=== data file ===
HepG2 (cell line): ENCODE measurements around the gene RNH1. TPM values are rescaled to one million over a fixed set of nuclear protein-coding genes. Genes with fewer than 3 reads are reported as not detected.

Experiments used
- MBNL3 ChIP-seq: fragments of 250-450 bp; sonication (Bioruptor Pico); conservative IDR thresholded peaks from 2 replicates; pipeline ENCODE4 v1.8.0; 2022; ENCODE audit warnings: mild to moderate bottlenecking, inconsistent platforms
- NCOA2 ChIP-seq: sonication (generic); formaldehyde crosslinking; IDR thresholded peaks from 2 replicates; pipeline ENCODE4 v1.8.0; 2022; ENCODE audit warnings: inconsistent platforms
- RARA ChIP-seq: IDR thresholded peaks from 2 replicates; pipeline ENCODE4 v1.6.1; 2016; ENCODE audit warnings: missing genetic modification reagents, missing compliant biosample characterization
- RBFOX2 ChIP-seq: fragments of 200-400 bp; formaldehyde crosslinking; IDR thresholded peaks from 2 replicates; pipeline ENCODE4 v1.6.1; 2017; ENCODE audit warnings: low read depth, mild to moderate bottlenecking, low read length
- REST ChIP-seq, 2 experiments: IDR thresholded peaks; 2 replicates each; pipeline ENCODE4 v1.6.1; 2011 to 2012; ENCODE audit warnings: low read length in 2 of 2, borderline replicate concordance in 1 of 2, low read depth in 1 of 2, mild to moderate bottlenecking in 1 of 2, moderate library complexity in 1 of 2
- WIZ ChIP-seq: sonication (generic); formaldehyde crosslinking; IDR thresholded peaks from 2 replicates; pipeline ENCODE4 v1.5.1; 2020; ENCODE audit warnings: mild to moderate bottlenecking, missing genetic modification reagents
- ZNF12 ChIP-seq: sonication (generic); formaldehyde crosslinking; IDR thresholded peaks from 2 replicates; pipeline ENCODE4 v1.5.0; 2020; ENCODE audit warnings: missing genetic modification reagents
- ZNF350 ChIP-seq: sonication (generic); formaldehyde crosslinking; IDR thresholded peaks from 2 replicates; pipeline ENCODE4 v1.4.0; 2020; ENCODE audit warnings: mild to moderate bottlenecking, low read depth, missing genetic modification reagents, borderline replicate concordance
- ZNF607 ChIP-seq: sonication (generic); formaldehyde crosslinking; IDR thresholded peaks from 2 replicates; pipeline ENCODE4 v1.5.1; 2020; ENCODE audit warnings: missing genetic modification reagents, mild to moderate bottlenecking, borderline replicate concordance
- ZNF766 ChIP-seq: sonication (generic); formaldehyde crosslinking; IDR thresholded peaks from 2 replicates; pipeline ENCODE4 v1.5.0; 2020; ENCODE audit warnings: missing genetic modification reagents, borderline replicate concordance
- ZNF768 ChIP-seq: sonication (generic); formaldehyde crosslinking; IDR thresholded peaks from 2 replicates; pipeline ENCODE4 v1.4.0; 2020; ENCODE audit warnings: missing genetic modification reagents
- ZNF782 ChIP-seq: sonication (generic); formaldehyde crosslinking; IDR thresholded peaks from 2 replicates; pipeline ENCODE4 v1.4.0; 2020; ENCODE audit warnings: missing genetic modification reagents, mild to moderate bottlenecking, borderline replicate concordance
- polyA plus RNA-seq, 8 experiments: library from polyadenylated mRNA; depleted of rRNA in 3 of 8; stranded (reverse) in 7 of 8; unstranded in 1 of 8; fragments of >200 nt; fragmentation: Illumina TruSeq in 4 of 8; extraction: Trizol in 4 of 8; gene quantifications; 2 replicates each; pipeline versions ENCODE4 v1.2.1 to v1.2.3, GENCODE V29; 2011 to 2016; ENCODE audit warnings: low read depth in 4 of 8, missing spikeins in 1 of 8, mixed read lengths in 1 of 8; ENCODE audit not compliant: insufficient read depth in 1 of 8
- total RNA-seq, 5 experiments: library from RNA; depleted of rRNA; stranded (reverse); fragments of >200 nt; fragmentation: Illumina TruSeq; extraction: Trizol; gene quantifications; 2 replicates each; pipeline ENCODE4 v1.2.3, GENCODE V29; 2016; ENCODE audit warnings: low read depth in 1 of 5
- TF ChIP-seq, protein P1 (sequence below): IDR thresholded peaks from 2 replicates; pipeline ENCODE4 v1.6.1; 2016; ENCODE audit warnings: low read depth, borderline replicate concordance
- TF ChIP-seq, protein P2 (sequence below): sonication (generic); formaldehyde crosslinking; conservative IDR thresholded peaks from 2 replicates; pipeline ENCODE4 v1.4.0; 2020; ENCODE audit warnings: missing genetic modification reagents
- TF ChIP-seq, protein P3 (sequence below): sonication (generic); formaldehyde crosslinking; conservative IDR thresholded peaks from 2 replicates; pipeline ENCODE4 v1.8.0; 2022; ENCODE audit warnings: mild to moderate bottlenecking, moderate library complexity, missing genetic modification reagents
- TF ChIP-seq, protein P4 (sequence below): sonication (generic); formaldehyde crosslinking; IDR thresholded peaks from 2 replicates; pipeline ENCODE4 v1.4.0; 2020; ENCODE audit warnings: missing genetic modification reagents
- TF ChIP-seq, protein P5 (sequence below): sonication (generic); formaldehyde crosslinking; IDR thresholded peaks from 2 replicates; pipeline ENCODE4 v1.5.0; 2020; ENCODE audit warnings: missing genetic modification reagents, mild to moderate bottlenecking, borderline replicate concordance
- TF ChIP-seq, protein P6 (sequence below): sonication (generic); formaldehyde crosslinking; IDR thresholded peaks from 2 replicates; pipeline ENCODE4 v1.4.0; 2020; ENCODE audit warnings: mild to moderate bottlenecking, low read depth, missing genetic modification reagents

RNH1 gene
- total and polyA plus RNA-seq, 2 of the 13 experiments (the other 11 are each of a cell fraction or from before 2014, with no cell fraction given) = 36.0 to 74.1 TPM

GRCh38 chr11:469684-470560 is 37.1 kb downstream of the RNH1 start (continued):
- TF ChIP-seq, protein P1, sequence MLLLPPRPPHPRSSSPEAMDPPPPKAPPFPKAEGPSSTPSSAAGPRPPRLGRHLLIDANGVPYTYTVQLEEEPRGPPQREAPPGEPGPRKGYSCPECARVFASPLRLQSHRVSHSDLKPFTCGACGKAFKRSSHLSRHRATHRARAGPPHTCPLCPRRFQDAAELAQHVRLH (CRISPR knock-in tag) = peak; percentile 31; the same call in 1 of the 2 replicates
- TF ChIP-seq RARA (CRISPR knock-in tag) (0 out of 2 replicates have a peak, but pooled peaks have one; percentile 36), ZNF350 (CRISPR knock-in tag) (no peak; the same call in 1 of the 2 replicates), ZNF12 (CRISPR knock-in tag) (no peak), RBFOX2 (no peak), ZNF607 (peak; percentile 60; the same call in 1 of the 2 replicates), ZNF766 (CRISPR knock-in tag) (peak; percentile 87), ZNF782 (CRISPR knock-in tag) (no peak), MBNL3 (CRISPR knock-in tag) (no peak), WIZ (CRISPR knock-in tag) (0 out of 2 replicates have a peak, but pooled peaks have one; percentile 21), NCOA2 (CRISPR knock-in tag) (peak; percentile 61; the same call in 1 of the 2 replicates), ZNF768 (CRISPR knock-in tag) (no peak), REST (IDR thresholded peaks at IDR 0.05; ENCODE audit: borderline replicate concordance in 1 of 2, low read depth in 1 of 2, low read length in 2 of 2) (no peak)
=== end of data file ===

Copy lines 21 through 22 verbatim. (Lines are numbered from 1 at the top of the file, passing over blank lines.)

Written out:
- TF ChIP-seq, protein P5 (sequence below): sonication (generic); formaldehyde crosslinking; IDR thresholded peaks from 2 replicates; pipeline ENCODE4 v1.5.0; 2020; ENCODE audit warnings: missing genetic modification reagents, mild to moderate bottlenecking, borderline replicate concordance
- TF ChIP-seq, protein P6 (sequence below): sonication (generic); formaldehyde crosslinking; IDR thresholded peaks from 2 replicates; pipeline ENCODE4 v1.4.0; 2020; ENCODE audit warnings: mild to moderate bottlenecking, low read depth, missing genetic modification reagents